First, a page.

Democrats Used Twitter, Too, To Coordinate With Outside Groups

Democrats Used Twitter, Too, To Coordinate With Outside Groups

WASHINGTON -- Republican Party committees and outside groups shared polling data over Twitter during the 2014 elections, according to a CNN report on Monday. The purpose was to circumvent federal anti-coordination rules -- and the practice appeared to be part of a growing bipartisan effort to get around those rules by posting information in public.

While those Republican accounts have garnered the attention since the CNN report, they were not the first use of Twitter by a party committee to hide coordination in plain sight.

In 2012, the Democratic Party shared information about advertising buys through a seemingly unconnected Twitter account called AdBuyDetails. This account, which posted tweets from Aug. 31 until Oct. 23, 2012, sent out data on ad buys made by Democratic House candidates in tight races across the country.

The purpose of the account, according to a source with knowledge of its creation, was to make that information public and thereby get around restrictions on information access built into an internal app used by top Democratic Party officials to share crucial campaign data.

The data-sharing app had built-in restrictions to prevent the dissemination of private information, like the ad buy data, with certain arms of the party committees. Specifically, the restrictions applied to the independent expenditure arm of the Democratic Congressional Campaign Committee, which is barred from sharing the party's conversations with candidates. This arm of the DCCC was legally not allowed to see the private advertising data collected by the DCCC or the Democratic National Committee.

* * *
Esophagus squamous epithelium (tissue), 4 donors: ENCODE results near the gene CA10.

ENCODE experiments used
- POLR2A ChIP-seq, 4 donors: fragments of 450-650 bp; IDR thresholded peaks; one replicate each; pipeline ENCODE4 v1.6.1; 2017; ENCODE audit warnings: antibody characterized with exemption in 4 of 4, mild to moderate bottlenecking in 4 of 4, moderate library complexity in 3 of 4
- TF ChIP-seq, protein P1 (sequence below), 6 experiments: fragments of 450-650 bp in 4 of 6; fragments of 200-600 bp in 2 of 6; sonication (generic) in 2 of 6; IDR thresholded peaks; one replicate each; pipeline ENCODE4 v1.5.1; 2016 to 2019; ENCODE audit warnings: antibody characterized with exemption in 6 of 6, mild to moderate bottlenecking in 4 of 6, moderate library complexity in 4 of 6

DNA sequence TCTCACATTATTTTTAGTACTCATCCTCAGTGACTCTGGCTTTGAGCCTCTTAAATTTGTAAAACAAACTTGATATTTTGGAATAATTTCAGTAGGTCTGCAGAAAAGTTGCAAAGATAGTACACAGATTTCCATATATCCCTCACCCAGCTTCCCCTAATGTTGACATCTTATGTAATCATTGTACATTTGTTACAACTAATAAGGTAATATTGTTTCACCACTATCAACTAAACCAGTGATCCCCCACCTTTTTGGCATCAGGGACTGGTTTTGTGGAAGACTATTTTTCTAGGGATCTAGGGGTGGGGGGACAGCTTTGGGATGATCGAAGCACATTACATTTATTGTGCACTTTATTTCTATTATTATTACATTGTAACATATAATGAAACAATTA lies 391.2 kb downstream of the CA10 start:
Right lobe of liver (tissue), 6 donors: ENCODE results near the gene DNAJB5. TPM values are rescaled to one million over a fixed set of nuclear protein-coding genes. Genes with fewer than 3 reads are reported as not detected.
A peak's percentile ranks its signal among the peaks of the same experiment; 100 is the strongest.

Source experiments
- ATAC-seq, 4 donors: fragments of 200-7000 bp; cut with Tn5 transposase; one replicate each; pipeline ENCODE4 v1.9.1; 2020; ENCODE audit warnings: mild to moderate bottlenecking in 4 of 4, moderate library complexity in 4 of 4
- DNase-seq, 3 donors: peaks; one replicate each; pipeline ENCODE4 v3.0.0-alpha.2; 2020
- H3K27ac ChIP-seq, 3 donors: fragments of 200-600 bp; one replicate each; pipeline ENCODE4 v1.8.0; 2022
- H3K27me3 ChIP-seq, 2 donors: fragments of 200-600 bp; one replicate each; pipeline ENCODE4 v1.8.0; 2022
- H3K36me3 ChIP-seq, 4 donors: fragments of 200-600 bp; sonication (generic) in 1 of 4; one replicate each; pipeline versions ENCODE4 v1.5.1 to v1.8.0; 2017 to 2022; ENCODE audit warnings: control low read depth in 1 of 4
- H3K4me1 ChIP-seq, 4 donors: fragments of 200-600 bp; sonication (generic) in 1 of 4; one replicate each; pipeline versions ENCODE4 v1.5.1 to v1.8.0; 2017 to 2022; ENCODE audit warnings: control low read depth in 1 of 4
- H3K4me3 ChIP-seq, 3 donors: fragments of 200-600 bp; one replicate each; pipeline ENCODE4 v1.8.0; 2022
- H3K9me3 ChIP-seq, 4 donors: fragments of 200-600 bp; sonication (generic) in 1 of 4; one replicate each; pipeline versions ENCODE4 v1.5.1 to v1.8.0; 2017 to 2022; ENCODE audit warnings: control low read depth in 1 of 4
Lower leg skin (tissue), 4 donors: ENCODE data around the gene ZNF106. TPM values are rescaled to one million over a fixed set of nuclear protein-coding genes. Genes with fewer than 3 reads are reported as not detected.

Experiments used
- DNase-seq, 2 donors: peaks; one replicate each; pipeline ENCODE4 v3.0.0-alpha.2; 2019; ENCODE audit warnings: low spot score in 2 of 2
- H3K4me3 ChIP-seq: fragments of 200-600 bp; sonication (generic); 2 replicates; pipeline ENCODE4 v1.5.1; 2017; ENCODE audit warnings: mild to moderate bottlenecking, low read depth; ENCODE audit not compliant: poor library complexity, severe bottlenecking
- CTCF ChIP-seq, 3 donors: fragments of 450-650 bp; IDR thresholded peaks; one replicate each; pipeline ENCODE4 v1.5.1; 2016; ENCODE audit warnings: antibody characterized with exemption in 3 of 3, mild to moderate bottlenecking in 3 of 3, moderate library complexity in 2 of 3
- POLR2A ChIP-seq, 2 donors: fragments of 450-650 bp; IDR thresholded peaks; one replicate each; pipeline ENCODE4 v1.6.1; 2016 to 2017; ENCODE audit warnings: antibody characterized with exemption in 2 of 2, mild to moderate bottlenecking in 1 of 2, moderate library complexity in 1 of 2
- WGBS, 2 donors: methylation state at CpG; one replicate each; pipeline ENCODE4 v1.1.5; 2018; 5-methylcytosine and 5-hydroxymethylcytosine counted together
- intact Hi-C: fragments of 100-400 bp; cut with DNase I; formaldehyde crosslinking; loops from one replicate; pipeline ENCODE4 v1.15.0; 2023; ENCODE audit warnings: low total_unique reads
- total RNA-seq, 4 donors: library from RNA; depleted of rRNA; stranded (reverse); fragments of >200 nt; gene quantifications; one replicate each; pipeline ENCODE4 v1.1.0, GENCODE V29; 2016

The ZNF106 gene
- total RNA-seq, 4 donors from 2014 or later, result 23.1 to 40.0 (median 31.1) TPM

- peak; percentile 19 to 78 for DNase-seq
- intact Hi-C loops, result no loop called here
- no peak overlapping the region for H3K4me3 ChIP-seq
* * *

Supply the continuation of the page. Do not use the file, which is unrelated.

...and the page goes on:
But once the data were available on a public Twitter account, the information could be freely shared over the app with the DCCC's independent expenditure arm. It is not clear whether that group ever actually accessed the data. Since the ad buy information was public on Twitter, it could also be viewed by super PACs and nonprofits planning where to spend their money.

A typical tweet from AdBuyDetails looked like this one sent on Oct. 23, 2012: "Bill Enyart for Congress/DCCC",IL-12 GEN,10/23,10/29,broadcast,281,A35+,30,KTVI,23800,101.9 #buydetails."

Asked about AdBuyDetails, DCCC communications director Emily Bittner said in an email, "This account has been dormant for two years. As you can see from the account, the information is publicly available facts about TV buys and allows any member of the public to read and understand it."

She emphasized that the account simply aggregated already publicly available information -- television ad buy data -- to point out a difference between what AdBuyDetails was doing and the GOP's Twitter dissemination of private polling numbers.

A Democratic National Committee spokesman merely noted that it wasn't a DNC account.

The similarities between the 2012 Democratic effort and the Republican Twitter accounts this year -- the coded language and the lack of disclaimer on who is behind the account -- are striking. There is one difference that could prove crucial, however, in determining whether anybody technically crossed the coordination line.

The Twitter bio for AdBuyDetails contained the decoder key to interpret the tweets it sent out. It read, "Buyer,Race,Start date,End date,[broadcast | cable | radio],marketcode(see table:,Target group,Spot length,Station,Dollars,TRPs#buydetails."

"The decoder key seems critical to understand what was on the Twitter feed," Paul S. Ryan, a lawyer at the campaign finance watchdog Campaign Legal Center, said. "Arguably their lawyers might say all of the information was made available on the Twitter feed."